"Kozinski is an old friend -- was an old friend -- of mine, God bless him. Kozinski was as funny in a room as Jonathan Winters or Robin Williams. Kozinski could hold your interest. You could sit in a room with Kosinzki for four or five hours and nobody would ever say anything. He'd just keep telling you the same story he'd tell you 10 years ago, but it'd be different. It'd be in a different town, it'd be different people. And you'd say, 'OK, fine.' And so you think it's kooky, but... And of course he was a great, great writer and said that I was crazy to do this subject. He suffered under the Communist totalitarianism, and he didn’t want to do the movie. 'Can I recommended Szapaschewicz? (Ed. Note: This is a purely phonetic spelling; you try guessing the spelling of a Polish name on Google.) You said Poland,' or somebody around had mentioned Poland. And he said, 'Well, there is a very great actor. I don't know if you’ve heard of him. His name is Szapaschewicz. He is Polish.' And I thought, 'Well, let's go with Szapaschewicz.' And he wanted desperately to do the movie, and Moscow would not allow Poland to let him to do the movie. Then I went back to Kozinski. He said, 'Well, I, I... can't go anywhere near Russia.' And I said, 'What if we shoot you in Spain? That's far from Russia, and you'll always have Franco there to protect you.' Even though he was dead. So we shot Kozinski in Spain, and he was terrific.

"We shot this movie in New York, Washington, Los Angeles, Taos, New Mexico, London, Manchester, Leeds, the South Coast of England, Stockholm, um--"

"Helsinki," someone in the row behind me muttered.

"Helsinki a lot," Beatty said. "Madrid, a bunch of other cities. We were all over the place, and... let's see. Who did I leave out? Sorvino's a wonderful actor. A whole group of people I'd known a long time. I think you have another movie to show."

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Comments (4)

I thought Beatty was a lover, not a talker.

I turned on the television one time and saw Beatty getting an award in London. Maybe some sort of lifetime achievement thing. His wife was in the audience. Anyway, he got up and.... stood there and rambled and I sat there, transfixed- they showed his wife and she looked like she was suffering for him in the audience. And then it dawned on me. I think he's got the beginnings of dementia. I'm not kidding or trying to be mean. I think his mental facilities are starting to go and it's pretty sad, because he's not that old. Poor Annette.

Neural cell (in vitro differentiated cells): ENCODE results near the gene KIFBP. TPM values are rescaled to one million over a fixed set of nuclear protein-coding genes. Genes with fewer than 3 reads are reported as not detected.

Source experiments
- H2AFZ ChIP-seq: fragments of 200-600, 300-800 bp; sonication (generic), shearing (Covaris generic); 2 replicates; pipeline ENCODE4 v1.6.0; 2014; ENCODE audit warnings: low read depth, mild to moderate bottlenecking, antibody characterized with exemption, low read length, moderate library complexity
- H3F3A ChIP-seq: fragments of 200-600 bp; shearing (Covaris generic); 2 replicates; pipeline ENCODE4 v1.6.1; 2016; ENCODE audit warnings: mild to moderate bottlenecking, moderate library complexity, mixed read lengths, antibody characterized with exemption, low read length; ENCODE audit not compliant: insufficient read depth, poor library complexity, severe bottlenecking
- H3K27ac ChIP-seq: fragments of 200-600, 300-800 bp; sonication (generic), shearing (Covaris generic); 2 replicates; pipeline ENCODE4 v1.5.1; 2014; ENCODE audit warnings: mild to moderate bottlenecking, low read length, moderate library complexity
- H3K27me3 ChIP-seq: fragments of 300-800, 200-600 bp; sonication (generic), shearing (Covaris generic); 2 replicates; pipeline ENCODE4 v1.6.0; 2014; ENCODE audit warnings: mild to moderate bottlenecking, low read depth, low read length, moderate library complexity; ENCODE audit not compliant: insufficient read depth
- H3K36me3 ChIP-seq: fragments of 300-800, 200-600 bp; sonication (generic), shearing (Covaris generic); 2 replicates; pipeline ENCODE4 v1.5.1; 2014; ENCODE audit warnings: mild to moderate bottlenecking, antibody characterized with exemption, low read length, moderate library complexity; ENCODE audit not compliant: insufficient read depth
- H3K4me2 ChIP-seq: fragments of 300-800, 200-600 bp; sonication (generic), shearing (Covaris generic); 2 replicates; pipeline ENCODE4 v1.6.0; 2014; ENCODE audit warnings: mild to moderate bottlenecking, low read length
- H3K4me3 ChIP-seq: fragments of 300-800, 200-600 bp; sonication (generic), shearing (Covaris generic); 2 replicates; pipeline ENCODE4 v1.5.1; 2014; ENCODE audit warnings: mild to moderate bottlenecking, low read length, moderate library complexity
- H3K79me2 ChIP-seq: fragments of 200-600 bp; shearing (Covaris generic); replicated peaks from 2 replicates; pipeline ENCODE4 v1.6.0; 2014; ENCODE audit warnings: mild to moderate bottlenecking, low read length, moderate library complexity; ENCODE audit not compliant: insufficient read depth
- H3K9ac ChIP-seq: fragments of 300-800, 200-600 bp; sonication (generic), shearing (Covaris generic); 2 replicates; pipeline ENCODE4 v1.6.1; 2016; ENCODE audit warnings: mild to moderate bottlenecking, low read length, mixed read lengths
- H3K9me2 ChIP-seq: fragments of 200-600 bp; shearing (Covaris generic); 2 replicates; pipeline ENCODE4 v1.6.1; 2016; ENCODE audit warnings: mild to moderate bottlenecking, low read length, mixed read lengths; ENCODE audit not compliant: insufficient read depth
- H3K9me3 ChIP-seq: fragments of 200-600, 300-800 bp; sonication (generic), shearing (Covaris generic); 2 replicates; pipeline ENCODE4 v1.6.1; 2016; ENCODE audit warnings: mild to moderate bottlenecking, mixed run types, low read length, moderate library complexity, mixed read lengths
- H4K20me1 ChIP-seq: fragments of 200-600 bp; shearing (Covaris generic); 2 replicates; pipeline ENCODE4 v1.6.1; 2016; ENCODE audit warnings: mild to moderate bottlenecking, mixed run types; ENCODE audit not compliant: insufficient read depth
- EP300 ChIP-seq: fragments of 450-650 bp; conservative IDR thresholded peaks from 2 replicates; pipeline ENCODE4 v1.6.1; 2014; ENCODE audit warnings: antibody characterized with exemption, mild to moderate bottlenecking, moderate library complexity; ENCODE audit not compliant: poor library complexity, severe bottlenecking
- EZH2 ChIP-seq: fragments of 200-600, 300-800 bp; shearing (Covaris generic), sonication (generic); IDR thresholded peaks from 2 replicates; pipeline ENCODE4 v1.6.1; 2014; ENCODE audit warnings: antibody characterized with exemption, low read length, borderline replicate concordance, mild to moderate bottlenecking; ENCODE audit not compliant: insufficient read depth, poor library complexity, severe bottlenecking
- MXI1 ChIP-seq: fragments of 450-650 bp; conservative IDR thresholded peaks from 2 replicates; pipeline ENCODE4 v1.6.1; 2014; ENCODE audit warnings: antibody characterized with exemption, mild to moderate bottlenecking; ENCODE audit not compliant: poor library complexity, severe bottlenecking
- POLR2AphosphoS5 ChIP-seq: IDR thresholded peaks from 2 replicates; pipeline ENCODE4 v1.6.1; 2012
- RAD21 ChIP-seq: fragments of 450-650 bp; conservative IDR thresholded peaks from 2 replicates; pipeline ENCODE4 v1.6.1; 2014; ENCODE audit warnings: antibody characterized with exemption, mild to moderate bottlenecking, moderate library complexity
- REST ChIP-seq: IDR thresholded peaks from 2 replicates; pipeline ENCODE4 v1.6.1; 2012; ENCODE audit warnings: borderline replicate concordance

Unlike the suggestion of one of the posters, Beatty's manner of speaking hasn't changed since his early twenties, which would mean he has been suffering from oncoming dementia for 4 decades now!
His pattern of speaking only betrays his speech impediment, stuttering, as well as the fact that his high IQ causes his brain to work quicker and in many more directions than his halting speech can keep up with.....
People who suffer from oncoming dementia are not able to "ramble on" and "away" from a response to a question, only to return to it full circle in their final conclusion, which is exactly what Beatty's speech pattern has been like all his life. He loves to discuss and to debate, his speech impediment is just a hindrence in him coming across as articulate.

i was there. it was extremely painful, regardless of whether the cause was dementia or genius.

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» The Press Conference Theory from "Boredom at Its Boredest" by Michael Tully
I realize that we still have many more press conferences to sit through before the NYFF press screenings conclude (with such notables as Lynch, del Toro, and Ms. Coppola), but I mean it when I say that I have already... [Read More]